Sunday, August 24, 2008

What will America look like in two years? - Joe Bageant

A letter to and response from Joe Bageant


In "Life in the Post Political Age" posted on your web site, the anonymous political consultant wrote:

"His very presence, the color of his skin, the very strangeness of his name is the best guarantee of his betrayal of the expectations of the constituencies that will vote to elect him. Barack Obama is in short order a far more reassuring prospect for the continued dominance of the financial elite than another four years of neo-conservative rule which in an almost historically unique combination of greed, ill will, incompetence and stupidity have brought the country to the edge of disaster."

OK Joe, broadly I agree. I suspect McCain is going to win anyway, so can I invite you to write up what America will look like two years from now on the other side of the disaster's edge?


Oxford, UK



I can tell you a few conclusions at which I have arrived (without going into the years long process by which I arrived at them):

America is now a totalist state. This seems not so apparent because of the glossy "commercial skin" over everything. Shining goods, much meaningless commercial activity, the energy of every able person dedicated to profit making activity in the name of "the economy," which has become god, yet no one can define it except in the language of Wall Street and the stock market -- a faceless god in itself. Interestingly, the stock market goes up when people are paid less or more people are unemployed, etc., yet people have accepted its terms as the definition of their well being.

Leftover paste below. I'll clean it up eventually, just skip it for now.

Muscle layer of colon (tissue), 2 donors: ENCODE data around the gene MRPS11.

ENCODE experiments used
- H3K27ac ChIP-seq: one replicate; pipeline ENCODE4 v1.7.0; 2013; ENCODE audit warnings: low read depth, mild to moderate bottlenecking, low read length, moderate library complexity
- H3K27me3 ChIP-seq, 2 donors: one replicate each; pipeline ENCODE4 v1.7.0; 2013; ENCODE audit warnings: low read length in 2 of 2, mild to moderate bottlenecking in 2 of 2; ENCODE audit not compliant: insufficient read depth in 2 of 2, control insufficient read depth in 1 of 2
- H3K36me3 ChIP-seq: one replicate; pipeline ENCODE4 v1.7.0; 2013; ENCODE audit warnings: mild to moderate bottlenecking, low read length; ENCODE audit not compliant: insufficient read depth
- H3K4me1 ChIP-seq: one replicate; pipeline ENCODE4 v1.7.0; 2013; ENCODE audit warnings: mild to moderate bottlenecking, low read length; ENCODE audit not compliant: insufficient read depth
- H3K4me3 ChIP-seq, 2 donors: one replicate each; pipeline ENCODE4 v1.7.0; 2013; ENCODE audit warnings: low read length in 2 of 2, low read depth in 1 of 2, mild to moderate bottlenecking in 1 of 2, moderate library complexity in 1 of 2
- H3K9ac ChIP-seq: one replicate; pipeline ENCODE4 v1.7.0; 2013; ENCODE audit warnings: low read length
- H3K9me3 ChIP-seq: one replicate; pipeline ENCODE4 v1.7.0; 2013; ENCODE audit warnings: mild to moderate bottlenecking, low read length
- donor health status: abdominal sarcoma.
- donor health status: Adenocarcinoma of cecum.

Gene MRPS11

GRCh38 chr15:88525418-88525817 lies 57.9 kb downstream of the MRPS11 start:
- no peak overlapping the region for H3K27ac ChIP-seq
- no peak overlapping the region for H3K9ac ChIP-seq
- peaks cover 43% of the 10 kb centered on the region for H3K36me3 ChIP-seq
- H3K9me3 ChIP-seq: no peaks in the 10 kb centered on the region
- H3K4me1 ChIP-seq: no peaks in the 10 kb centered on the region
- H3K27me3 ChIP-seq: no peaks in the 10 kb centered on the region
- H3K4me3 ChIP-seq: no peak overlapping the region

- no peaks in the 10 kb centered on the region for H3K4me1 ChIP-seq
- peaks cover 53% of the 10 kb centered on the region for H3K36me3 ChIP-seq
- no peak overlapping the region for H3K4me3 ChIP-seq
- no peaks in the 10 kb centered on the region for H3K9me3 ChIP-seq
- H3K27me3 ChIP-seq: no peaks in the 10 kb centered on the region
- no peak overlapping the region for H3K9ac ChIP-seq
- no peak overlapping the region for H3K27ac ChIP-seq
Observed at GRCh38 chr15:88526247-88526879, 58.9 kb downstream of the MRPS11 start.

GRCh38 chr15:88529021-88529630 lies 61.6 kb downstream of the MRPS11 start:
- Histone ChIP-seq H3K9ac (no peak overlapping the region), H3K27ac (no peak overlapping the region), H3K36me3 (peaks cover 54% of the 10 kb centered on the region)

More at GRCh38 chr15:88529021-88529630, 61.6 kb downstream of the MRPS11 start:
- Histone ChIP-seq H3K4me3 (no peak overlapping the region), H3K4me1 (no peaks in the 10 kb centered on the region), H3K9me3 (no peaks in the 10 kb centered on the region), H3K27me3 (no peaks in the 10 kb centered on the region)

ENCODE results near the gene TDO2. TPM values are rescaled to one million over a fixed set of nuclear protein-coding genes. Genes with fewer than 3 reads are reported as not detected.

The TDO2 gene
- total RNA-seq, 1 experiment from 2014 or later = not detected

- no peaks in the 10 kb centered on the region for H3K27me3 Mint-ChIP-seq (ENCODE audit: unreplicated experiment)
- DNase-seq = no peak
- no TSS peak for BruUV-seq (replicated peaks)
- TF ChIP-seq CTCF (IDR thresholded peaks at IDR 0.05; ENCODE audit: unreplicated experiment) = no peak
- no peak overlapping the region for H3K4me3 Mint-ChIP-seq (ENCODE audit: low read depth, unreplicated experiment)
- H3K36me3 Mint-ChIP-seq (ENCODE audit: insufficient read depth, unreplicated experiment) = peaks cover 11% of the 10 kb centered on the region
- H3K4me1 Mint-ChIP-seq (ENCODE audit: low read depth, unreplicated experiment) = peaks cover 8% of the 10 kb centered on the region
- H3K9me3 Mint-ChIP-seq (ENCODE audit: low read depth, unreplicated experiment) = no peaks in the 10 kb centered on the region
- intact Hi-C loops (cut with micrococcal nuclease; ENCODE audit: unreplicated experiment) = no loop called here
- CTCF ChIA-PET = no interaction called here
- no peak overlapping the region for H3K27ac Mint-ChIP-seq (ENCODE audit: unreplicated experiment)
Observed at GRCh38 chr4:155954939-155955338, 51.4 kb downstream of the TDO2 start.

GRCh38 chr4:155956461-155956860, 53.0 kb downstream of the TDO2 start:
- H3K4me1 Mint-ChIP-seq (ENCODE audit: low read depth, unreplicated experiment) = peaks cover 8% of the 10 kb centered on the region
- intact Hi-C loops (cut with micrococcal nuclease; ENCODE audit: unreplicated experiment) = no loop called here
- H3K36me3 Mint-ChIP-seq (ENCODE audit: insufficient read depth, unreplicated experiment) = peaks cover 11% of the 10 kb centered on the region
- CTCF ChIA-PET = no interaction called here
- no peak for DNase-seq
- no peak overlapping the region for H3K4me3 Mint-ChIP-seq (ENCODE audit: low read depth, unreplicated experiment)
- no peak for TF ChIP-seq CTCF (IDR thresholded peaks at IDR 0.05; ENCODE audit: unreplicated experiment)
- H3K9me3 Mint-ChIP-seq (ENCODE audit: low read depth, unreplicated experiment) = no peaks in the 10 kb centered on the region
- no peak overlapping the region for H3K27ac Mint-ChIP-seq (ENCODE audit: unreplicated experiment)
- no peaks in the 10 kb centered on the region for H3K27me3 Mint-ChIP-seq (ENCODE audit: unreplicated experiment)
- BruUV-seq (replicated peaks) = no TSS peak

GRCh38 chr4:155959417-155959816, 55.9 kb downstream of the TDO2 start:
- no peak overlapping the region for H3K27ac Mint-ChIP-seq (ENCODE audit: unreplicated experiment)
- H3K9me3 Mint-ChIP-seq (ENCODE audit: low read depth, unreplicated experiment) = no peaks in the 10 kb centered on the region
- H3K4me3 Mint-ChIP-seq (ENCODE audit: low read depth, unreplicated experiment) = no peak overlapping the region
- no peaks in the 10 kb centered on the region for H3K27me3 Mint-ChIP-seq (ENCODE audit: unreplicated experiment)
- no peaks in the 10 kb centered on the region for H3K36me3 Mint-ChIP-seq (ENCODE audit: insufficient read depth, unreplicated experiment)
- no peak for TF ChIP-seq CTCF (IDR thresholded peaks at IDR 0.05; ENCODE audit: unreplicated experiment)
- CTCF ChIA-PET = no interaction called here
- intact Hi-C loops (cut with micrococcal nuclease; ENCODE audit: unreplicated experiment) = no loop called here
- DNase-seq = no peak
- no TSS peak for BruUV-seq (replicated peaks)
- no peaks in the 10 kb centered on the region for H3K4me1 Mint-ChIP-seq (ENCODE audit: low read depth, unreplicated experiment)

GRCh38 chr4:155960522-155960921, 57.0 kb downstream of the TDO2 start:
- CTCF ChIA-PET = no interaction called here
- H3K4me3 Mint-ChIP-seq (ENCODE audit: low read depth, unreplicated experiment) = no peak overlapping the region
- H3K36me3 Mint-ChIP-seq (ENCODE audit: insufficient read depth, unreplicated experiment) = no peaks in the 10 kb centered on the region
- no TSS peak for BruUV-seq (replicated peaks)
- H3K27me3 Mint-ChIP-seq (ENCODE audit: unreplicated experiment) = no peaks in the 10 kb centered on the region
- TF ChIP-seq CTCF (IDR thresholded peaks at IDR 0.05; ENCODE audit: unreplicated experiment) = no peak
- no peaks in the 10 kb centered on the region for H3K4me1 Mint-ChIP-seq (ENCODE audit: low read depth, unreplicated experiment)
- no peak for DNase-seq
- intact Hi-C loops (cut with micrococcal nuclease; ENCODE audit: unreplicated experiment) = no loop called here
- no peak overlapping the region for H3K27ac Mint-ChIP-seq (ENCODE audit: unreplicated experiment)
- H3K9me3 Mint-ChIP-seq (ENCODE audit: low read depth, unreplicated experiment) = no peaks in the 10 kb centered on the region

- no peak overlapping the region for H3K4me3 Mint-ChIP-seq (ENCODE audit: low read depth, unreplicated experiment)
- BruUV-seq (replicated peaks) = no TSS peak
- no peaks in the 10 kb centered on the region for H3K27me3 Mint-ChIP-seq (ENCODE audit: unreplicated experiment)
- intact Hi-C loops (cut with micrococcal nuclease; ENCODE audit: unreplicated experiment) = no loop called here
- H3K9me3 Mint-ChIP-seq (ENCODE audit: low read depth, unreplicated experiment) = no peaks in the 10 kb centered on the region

The rise of this state has required increased police forces and heavy-handed enforcement, thus we hold one-quarter of the world's prison population, though we are only six percent of the earth's population.

The elections are an illusion. A totalitarian state loves nothing more than elections, which gives the illusion of choice on the part of the people. The people, after so many generations of this illusory choice, believe it themselves.

America is already a second world nation, but the aforementioned shiny commercial skin and charming digital gizmos leads the citizenry to believe otherwise. No health care, no guarantee of anything really, except competitive struggle with one another for work and money.

Americans are presently comfortable because we have always been very materialistic from the beginning. And so comfort and goods have always trumped thought and morality. But now that natural resources are being heavily stressed globally, we are left without enough concern for the common good to save ourselves as a unified entity. The problem with American style democracy is that it is all well and good to say, "I owe no man anything. And no man owes me. I am free unto myself." And, unfortunately, alone. No grasp of the common weal. And so we are left to depend entirely upon the state to do everything man does collectively, while we are each left to seek out the latest personal comfort or amusement.

Neither comfort nor amusement are boundless. And never do they replace or fulfill the moral and philosophical.